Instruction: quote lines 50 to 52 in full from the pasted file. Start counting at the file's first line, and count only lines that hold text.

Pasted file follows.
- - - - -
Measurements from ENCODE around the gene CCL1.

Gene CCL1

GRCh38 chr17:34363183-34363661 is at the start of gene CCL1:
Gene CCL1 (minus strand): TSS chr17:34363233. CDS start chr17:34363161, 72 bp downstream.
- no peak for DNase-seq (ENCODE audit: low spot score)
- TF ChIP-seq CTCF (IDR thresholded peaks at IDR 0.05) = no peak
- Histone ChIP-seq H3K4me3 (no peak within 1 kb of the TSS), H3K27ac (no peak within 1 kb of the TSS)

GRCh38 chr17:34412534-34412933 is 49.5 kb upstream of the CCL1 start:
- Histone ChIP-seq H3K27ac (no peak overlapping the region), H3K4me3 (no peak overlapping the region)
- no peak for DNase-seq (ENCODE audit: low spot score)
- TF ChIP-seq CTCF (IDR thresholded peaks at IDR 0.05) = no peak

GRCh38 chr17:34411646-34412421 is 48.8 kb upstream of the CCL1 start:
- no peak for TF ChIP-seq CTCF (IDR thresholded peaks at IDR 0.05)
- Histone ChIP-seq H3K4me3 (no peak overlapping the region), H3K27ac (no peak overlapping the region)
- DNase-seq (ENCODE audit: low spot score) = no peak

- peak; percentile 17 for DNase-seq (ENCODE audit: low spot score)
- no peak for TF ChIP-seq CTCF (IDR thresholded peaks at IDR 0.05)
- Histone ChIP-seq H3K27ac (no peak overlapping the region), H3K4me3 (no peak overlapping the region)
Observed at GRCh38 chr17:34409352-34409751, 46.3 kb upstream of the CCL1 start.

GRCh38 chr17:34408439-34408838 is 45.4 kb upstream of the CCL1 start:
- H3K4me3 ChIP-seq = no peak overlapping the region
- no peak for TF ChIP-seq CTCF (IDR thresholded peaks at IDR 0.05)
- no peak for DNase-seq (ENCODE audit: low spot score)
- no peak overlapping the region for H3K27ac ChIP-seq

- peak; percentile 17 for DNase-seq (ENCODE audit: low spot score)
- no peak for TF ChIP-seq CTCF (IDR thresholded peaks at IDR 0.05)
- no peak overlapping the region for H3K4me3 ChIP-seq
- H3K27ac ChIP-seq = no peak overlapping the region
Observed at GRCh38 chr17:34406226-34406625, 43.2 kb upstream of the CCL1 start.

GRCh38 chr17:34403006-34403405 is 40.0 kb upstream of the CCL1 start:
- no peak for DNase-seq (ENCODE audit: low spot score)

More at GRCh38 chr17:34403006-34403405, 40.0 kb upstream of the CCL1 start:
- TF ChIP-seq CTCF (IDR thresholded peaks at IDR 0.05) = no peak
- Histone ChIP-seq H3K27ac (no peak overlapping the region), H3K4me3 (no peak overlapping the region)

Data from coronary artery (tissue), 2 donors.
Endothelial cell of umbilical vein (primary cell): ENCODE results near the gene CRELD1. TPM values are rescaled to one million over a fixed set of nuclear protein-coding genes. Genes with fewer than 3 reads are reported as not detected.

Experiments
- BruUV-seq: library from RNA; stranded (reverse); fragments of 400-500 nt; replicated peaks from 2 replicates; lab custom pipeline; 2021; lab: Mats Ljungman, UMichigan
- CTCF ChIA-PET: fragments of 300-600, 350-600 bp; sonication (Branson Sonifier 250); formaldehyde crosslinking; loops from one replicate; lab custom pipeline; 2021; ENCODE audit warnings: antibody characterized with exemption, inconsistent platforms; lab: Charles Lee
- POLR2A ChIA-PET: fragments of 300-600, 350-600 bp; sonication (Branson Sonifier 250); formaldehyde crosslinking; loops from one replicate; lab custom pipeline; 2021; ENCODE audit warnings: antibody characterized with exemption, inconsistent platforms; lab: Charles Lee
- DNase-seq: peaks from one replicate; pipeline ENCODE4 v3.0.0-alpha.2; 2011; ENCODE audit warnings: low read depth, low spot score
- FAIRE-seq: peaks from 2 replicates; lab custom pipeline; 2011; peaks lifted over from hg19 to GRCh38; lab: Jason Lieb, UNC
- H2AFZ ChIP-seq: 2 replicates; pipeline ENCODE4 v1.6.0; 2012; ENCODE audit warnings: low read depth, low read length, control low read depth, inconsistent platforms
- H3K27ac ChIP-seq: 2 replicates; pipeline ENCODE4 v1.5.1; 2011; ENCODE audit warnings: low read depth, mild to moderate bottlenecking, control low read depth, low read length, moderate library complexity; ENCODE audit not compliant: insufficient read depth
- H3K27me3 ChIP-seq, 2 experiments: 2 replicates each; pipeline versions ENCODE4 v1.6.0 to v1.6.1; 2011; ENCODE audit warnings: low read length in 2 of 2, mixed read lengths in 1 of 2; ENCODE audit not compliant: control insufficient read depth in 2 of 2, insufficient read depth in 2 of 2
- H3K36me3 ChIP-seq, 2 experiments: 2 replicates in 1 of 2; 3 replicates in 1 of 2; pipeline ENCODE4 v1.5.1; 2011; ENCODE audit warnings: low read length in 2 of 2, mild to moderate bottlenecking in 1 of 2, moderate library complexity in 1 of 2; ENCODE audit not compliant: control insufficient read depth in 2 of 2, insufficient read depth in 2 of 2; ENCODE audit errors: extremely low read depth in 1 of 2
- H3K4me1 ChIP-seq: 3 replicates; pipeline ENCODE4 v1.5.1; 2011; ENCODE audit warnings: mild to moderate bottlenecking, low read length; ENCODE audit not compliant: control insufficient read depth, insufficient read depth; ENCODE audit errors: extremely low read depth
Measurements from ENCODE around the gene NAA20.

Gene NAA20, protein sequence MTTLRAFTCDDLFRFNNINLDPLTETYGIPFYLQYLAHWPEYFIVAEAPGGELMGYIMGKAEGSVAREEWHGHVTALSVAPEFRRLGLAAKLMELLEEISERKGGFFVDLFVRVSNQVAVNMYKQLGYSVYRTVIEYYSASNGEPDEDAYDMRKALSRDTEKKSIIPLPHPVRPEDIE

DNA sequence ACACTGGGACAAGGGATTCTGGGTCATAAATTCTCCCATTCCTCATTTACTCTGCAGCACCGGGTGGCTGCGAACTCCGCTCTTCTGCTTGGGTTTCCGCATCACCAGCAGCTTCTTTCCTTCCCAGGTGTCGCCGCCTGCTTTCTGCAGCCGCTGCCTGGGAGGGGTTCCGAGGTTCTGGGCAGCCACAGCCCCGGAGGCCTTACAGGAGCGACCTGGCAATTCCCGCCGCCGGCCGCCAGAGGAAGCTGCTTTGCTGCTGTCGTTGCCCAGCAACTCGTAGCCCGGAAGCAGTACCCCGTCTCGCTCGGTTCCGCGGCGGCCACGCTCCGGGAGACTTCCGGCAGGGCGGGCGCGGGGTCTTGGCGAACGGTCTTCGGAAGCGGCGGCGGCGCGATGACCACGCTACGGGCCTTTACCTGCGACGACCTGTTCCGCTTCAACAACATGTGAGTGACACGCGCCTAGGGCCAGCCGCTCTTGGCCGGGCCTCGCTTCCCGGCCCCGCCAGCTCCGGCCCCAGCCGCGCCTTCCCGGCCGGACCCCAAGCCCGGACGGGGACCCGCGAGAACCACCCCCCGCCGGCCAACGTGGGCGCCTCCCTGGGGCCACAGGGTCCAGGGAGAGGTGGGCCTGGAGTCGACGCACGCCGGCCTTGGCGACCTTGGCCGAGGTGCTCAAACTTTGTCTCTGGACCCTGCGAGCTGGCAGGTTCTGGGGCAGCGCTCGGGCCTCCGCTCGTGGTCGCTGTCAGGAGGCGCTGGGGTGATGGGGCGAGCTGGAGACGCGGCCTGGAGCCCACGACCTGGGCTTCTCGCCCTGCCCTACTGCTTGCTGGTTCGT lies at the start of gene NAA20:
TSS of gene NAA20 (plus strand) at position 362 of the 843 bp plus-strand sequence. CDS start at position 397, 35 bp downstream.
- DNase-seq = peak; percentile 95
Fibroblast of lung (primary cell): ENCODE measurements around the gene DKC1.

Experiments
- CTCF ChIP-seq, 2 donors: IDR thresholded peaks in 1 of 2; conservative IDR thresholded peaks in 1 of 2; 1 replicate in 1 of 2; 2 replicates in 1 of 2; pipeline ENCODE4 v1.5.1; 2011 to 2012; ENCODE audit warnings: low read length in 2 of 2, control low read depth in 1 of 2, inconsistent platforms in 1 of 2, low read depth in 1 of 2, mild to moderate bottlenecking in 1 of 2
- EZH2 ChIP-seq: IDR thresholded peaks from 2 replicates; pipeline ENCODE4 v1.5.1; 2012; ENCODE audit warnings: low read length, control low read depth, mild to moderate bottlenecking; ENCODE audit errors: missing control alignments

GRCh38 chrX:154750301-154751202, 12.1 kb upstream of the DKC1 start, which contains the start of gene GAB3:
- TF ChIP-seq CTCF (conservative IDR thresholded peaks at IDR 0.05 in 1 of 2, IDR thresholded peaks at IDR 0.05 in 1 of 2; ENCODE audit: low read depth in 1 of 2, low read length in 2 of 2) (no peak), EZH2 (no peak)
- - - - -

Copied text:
DNA sequence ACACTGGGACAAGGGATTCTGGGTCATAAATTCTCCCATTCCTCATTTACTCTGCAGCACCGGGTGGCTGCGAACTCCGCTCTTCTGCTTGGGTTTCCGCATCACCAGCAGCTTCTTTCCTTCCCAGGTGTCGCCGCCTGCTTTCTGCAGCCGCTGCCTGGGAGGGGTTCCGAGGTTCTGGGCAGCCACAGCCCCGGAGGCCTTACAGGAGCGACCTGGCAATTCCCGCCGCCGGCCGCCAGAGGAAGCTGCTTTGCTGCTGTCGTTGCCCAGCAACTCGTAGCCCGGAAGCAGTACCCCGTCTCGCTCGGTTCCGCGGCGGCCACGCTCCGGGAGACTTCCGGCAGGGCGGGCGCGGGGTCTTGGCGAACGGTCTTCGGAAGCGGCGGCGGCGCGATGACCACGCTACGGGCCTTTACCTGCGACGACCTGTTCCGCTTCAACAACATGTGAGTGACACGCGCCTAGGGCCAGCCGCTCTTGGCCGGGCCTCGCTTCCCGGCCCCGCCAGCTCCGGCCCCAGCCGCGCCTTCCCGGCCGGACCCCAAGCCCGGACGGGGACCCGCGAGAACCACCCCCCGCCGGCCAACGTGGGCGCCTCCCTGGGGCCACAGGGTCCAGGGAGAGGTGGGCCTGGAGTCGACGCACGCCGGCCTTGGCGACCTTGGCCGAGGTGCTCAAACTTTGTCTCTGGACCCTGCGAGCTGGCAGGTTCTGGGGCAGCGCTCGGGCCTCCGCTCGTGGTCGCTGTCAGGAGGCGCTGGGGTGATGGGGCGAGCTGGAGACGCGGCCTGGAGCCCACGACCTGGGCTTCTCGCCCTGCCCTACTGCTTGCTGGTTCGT lies at the start of gene NAA20:
TSS of gene NAA20 (plus strand) at position 362 of the 843 bp plus-strand sequence. CDS start at position 397, 35 bp downstream.
- DNase-seq = peak; percentile 95